I believe so, but it also depends on what’s behind them – if they have a good press manager or not.

If they are marketed well.

Exactly.

Regarding visibility, I was reading your interview with Lygia Pape, where she says: “I always wanted to live my life slightly marginalized. I enjoyed being invisible, I made a point of it.” You were also inquiring about her work getting enough visibility. How do you interpret her answer?

We already knew that to a certain extent, because Lygia always kept to herself. Like she used to say, she enjoyed driving around by herself, “spinning her web”. She’s gaining momentum now. She’s a wonderful artist, but she did like to keep to herself.

What about Lygia Clark?

Lygia Clark was different; she was very much a part of the art world, more keen on its dynamics. The time she spent in France was also very important. They are different artists, of course.

Did you meet Lygia Clark?

Yes. She was still alive when I curated the exhibition Lygia Clark and Hélio Oiticica.

How was she in real life?

Very funny!

Why?

She was a little…crazy. Lygia could call you anytime to say anything! Something like, I don’t know… “I’m about to throw up.” You’d go over to her house and there was this thing with the clinic… You’d get there, lay down and it was great.   

In another interview, Helena Trindade talks about her artistic education and confides to you: “For my family, art was a hobby”. How do you see the evolution of this process of becoming an artist when it comes to women?

I don’t think that’s an issue for the younger generations. Perhaps it was for the older ones. It was a way to get out of the house, become independent, so they was a certain pushback. Nowadays I don’t think that’s an issue anymore – just look at how many female artists we have now. Becoming an artist used to be much harder.

Was it difficult for you to become a critic and curator?

I was very lucky to receive that invitation from Paulo Sérgio, because I had a general, basic knowledge in art.

When you received that invitation you had just gotten back from France, right?

Exactly. I already worked in the cultural world in France, that’s why he invited me. I was part of a group of women called Círculo de Mulheres (Women’s Circle). I also worked at the cultural group of the Brazilian Amnesty Committee, and in an art preschool for Brazilian children called O Saci Pererê.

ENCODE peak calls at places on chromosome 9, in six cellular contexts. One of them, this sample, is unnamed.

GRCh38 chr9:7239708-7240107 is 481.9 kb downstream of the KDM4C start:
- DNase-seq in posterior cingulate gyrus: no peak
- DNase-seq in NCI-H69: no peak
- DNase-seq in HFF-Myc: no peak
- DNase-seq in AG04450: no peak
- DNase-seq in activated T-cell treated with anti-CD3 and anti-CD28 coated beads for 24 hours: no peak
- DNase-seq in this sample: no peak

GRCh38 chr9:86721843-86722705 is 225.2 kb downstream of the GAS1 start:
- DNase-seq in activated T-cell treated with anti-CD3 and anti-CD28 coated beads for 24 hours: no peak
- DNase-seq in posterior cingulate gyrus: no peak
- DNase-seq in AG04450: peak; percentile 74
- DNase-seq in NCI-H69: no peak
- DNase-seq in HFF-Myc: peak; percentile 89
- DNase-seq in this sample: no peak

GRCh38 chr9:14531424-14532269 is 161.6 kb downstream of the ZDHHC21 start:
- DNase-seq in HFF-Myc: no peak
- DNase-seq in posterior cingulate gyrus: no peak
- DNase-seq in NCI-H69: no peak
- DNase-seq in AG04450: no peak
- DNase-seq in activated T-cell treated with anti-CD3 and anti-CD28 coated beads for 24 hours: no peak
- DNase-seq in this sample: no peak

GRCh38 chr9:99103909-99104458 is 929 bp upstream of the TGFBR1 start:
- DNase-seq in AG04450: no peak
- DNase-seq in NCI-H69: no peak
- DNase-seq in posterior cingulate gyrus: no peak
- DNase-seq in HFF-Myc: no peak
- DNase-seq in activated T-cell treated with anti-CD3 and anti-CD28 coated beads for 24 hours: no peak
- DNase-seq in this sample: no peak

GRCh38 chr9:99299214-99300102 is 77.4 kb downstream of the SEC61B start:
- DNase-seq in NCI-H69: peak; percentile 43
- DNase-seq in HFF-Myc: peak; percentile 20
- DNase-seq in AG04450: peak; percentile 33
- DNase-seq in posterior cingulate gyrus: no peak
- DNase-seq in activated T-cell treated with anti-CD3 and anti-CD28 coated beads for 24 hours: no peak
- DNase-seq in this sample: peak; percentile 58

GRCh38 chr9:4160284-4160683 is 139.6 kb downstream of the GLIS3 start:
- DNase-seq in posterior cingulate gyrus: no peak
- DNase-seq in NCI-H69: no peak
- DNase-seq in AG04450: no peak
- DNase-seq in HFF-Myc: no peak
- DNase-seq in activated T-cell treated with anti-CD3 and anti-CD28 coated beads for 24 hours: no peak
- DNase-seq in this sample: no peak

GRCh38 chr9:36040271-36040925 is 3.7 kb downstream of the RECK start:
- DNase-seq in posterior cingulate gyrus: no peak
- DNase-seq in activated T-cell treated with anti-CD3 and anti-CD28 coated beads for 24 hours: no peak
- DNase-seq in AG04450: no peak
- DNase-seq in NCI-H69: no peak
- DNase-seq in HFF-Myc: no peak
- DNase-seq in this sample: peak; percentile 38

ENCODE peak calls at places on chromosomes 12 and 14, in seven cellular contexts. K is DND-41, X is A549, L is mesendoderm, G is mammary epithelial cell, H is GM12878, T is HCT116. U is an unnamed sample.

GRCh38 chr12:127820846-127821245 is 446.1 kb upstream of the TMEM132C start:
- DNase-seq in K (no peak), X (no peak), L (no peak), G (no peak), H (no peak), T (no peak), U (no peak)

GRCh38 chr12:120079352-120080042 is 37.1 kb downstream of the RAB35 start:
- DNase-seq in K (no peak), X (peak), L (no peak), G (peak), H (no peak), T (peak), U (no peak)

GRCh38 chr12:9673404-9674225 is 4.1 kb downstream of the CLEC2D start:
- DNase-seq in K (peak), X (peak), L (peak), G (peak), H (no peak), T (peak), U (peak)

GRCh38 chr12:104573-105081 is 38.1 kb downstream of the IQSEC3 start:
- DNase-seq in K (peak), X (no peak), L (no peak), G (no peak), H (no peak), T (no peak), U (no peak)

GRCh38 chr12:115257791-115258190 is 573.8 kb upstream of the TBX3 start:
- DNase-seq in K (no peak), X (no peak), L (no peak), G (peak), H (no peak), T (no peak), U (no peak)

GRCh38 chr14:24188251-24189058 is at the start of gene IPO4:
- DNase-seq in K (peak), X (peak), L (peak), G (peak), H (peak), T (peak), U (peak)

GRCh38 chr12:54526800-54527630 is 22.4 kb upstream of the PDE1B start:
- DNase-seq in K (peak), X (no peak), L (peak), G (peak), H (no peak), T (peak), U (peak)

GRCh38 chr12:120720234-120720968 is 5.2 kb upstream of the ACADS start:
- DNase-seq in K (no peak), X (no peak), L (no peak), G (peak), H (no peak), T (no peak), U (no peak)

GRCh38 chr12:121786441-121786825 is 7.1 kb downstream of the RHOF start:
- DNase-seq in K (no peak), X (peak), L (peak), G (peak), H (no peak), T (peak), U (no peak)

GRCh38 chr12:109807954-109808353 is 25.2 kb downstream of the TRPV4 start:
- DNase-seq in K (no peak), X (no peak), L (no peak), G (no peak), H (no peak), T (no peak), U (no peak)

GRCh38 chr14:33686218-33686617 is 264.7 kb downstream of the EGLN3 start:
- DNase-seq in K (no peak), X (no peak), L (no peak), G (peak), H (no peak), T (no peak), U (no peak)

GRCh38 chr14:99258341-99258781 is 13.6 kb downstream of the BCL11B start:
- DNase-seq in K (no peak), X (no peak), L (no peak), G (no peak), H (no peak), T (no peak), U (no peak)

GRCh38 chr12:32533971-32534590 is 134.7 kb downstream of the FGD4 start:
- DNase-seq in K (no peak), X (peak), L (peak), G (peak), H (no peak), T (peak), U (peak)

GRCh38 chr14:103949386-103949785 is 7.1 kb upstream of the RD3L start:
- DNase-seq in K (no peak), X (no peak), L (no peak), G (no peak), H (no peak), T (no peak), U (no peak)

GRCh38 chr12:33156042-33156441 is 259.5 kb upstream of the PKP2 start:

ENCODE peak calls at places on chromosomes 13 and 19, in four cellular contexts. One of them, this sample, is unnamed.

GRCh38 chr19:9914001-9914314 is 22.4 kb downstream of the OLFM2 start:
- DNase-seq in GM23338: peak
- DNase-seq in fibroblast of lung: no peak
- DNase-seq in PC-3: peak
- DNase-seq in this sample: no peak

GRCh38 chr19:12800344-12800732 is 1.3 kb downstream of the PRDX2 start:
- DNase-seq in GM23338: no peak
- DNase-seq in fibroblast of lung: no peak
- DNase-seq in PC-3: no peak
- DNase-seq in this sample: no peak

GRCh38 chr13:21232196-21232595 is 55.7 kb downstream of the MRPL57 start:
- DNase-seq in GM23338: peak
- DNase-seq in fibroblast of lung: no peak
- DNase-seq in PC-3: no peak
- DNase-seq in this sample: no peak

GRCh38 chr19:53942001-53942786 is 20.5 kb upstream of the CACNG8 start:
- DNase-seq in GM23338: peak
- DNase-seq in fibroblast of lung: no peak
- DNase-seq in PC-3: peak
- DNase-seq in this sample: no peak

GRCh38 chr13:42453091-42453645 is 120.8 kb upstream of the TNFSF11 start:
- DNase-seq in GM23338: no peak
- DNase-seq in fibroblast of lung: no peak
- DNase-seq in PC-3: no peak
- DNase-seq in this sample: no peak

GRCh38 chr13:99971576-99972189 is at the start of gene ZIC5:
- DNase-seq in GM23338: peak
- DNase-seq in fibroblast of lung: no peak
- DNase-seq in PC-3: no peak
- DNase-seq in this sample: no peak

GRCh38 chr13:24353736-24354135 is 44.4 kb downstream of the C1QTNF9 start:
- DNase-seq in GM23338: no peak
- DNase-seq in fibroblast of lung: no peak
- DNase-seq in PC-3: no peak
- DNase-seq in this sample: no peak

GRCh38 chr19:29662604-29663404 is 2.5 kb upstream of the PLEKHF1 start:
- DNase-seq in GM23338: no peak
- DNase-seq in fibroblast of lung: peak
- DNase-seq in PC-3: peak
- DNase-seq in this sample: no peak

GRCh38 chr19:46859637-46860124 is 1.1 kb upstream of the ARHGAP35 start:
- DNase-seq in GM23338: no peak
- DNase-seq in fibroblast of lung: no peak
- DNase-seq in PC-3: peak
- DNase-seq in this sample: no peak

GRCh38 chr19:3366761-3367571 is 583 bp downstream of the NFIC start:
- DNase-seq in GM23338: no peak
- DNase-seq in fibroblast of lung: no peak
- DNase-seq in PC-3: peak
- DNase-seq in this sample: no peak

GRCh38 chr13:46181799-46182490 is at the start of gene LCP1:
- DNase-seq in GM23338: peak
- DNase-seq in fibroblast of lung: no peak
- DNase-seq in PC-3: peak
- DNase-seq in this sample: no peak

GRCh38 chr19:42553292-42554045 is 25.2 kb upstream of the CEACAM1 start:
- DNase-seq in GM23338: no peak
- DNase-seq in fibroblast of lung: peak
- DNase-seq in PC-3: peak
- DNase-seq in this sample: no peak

So you were already “inserted”.

Absolutely. Even though I had no experience with contemporary art.

How was this Women’s Circle?

It was very interesting. We were all Brazilian, but we knew women who were French, Swedish and many other nationalities. It was very interesting, because I arrived to Sweden in November and I was invited to speak on March 8th, Women’s Day. So I prepared my speech at home with my husband at the time and a friend who kept telling me there was no separation between men and women! During the speech everyone was so quiet! Dead silent. After that, they started to give me things to read, so I could learn, it was a great wake up call to see what feminism really was. It was great because I realized I was going through the same things as all other women, despite being an “insurgent”.

At that time things were really heating up.

Totally! We talked like crazy, we did a lot of things. We gained a lot of space, actually. But there are still many issues that are very complicated on many levels, especially when it comes to our relationships with men.

You mean in our domestic lives?

Yes. Just looking at the amount of women getting abused or murdered In Brazil shows us that this is a very delicate matter. At the Women’s Circle, it was interesting because we talked a lot, we talked like crazy! It was like the floodgates were suddenly open! It was good because then we could be aware of what we were doing, how we were dealing with things and experiencing them. We organized a lot of events. For example, we had an event where I took all the Impressionist’s works and analyzed their representation of women. It was tough. They’re all either taking care of children, or of the house, or they are naked. All their representations reinforce this condition. We placed a few cubes in the middle of the room, and they all have paintings inside, so when people moved the cubes they would see them. It was very interesting. We also had a screening of “Salt of the Earth”, a film about women. Our discussions were never-ending.

How did you arrive at this Women’s Circle?

After Sweden I was prepared for anything! Sweden was really “hardcore”.

Why?